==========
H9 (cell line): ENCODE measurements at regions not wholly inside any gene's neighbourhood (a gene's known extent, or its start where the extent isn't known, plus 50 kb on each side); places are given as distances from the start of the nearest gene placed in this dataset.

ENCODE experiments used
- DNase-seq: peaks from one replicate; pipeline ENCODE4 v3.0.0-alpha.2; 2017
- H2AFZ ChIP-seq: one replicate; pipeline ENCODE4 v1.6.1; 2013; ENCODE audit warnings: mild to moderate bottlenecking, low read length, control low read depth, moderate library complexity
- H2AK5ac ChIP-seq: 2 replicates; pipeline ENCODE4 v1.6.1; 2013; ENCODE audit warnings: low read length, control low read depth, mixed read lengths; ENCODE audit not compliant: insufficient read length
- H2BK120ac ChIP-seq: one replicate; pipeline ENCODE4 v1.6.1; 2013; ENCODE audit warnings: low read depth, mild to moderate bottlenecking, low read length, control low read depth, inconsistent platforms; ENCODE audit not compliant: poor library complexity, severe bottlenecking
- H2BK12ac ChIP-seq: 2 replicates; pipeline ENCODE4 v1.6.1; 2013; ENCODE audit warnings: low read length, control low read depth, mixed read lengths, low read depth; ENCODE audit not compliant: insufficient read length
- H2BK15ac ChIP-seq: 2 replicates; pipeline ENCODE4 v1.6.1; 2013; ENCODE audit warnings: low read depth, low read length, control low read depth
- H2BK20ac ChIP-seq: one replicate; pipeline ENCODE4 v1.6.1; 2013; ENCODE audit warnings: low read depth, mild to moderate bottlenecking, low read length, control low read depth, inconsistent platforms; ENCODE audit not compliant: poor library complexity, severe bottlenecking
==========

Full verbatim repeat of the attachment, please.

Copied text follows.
H9 (cell line): ENCODE measurements at regions not wholly inside any gene's neighbourhood (a gene's known extent, or its start where the extent isn't known, plus 50 kb on each side); places are given as distances from the start of the nearest gene placed in this dataset.

ENCODE experiments used
- DNase-seq: peaks from one replicate; pipeline ENCODE4 v3.0.0-alpha.2; 2017
- H2AFZ ChIP-seq: one replicate; pipeline ENCODE4 v1.6.1; 2013; ENCODE audit warnings: mild to moderate bottlenecking, low read length, control low read depth, moderate library complexity
- H2AK5ac ChIP-seq: 2 replicates; pipeline ENCODE4 v1.6.1; 2013; ENCODE audit warnings: low read length, control low read depth, mixed read lengths; ENCODE audit not compliant: insufficient read length
- H2BK120ac ChIP-seq: one replicate; pipeline ENCODE4 v1.6.1; 2013; ENCODE audit warnings: low read depth, mild to moderate bottlenecking, low read length, control low read depth, inconsistent platforms; ENCODE audit not compliant: poor library complexity, severe bottlenecking
- H2BK12ac ChIP-seq: 2 replicates; pipeline ENCODE4 v1.6.1; 2013; ENCODE audit warnings: low read length, control low read depth, mixed read lengths, low read depth; ENCODE audit not compliant: insufficient read length
- H2BK15ac ChIP-seq: 2 replicates; pipeline ENCODE4 v1.6.1; 2013; ENCODE audit warnings: low read depth, low read length, control low read depth
- H2BK20ac ChIP-seq: one replicate; pipeline ENCODE4 v1.6.1; 2013; ENCODE audit warnings: low read depth, mild to moderate bottlenecking, low read length, control low read depth, inconsistent platforms; ENCODE audit not compliant: poor library complexity, severe bottlenecking